Sovereignty Works: Industrial Work at the Salar de Uyuni, Bolivia, and its Role in Shaping Sovereignty Practices
Sous la direction de M. Goodale, Université de Lausanne
I focus on the political, economic and social dimensions of lithium as an energy assemblage that shapes the relationships amongst humans and between humans and new energy materials in the age of sustainable development. By studying the trajectories of the national lithium industry in Bolivia and its relevance in both domestic politics and international investments and trades, I seek to understand how Bolivia negotiates with uncertainties in domestic and global political economies while promising a sustainable future - and sustainable domestic development through lithium.
In particular, I am now examining current media outlets and doing literature and archival research to delineate how lithium has come to prominence in the critical moment of negotiations among plurinationalism, neoliberalism, and eco-futurism in Bolivia. My initial analysis suggests that the attention on lithium must be placed placed in the political significance that lithium bears to the nation, namely, the promise to decolonize the nation by allowing the state to take control of the new energy and its economic and ecological potentials. Meanwhile, the current uncertainty of Bolivia’s political future may halt or reshape this promise by the rise of neoliberal actors who will influence the future of the national lithium project. This uncertainty invites long-term ethnographic research to unpack the relationships among lithium, energy, decolonialism, neoliberalism, and eco-futurism by grounding them in the social worlds of lithium.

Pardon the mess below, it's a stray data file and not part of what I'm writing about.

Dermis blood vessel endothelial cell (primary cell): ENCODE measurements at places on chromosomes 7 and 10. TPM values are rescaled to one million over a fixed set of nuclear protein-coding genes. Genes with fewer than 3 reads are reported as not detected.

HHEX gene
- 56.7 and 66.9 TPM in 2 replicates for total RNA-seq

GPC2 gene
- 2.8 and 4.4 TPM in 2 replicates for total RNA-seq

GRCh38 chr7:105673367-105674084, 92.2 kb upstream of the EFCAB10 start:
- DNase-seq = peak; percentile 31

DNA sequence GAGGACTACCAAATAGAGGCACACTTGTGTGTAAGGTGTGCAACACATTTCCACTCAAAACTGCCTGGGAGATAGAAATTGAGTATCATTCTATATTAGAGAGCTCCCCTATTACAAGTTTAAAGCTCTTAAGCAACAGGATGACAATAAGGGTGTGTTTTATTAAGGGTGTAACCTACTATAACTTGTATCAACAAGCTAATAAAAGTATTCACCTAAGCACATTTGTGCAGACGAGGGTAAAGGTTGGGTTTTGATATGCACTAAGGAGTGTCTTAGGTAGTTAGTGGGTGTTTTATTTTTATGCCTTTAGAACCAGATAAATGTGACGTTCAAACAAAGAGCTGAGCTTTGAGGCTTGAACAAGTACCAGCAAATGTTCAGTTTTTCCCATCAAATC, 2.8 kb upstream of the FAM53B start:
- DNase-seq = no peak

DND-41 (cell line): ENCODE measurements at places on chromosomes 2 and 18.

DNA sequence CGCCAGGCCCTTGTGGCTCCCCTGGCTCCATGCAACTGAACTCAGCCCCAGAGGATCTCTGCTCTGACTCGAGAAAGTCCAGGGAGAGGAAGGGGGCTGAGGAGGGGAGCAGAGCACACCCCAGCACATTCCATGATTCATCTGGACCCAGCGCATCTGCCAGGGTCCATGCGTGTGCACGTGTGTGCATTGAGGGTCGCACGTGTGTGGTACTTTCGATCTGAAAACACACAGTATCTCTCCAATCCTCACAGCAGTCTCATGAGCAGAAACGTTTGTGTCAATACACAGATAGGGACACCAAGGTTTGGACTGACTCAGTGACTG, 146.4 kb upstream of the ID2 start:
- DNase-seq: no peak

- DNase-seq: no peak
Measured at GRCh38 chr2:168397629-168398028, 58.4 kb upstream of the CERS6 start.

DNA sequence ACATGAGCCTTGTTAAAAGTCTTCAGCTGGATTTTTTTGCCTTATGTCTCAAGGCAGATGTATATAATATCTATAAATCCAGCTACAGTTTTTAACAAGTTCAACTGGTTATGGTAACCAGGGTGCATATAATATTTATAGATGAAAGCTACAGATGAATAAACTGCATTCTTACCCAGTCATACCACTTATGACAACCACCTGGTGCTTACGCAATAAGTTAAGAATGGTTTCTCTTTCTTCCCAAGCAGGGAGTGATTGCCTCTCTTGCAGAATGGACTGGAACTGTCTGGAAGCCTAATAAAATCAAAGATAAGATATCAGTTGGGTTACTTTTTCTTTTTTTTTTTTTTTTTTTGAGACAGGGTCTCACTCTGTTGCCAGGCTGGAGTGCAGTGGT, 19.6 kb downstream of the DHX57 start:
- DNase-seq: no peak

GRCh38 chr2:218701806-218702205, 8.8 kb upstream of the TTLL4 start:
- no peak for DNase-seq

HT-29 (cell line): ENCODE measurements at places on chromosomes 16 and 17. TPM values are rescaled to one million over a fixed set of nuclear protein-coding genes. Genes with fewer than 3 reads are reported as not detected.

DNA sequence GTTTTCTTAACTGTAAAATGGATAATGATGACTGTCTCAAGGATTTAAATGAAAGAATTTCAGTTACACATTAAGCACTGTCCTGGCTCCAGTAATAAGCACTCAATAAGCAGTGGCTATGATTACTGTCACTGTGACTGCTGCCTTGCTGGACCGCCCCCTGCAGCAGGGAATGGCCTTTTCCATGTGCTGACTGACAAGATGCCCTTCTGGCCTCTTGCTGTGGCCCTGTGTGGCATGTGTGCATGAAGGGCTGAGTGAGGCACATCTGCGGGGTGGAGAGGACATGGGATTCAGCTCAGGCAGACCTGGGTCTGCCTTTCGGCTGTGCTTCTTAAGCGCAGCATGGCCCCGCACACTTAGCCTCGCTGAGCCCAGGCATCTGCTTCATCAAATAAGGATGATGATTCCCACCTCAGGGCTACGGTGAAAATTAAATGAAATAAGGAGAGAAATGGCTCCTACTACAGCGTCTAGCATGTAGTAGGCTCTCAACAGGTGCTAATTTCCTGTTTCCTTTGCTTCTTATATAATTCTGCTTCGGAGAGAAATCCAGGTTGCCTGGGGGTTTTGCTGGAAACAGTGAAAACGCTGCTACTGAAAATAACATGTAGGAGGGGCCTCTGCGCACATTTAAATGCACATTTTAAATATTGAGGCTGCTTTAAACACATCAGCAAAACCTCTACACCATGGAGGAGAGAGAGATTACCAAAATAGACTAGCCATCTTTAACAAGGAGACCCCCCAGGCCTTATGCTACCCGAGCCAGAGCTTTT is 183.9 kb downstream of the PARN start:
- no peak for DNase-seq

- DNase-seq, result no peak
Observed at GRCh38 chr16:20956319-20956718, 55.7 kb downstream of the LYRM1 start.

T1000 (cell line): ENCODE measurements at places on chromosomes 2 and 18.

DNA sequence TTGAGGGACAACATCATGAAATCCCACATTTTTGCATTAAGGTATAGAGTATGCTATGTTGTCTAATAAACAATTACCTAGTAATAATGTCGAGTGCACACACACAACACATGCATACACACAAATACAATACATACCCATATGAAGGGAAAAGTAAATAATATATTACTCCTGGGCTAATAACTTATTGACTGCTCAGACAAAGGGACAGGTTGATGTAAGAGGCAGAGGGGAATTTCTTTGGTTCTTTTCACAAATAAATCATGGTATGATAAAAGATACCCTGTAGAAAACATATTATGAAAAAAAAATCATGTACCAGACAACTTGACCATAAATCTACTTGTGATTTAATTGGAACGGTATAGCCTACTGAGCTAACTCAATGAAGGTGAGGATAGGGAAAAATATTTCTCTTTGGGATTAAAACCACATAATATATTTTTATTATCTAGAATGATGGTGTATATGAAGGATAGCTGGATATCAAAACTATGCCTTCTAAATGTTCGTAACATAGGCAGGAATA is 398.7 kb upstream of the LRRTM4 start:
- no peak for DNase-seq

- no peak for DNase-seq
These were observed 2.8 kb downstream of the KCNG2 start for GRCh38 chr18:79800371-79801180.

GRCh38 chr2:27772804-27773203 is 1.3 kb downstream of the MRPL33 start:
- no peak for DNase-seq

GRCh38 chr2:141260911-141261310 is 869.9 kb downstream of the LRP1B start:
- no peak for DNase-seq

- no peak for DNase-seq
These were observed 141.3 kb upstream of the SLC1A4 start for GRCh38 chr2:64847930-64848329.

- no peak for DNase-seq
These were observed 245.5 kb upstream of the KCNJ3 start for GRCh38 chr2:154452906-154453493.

The fieldwork for my PhD thesis will be taking place mainly in two separate phases - an initial preliminary fieldwork phase between January and March 2020 to explore different possible avenues of investigation and to do initial interview projects - and the long-term ethnographic fieldwork phase between July 2020 and August 2021.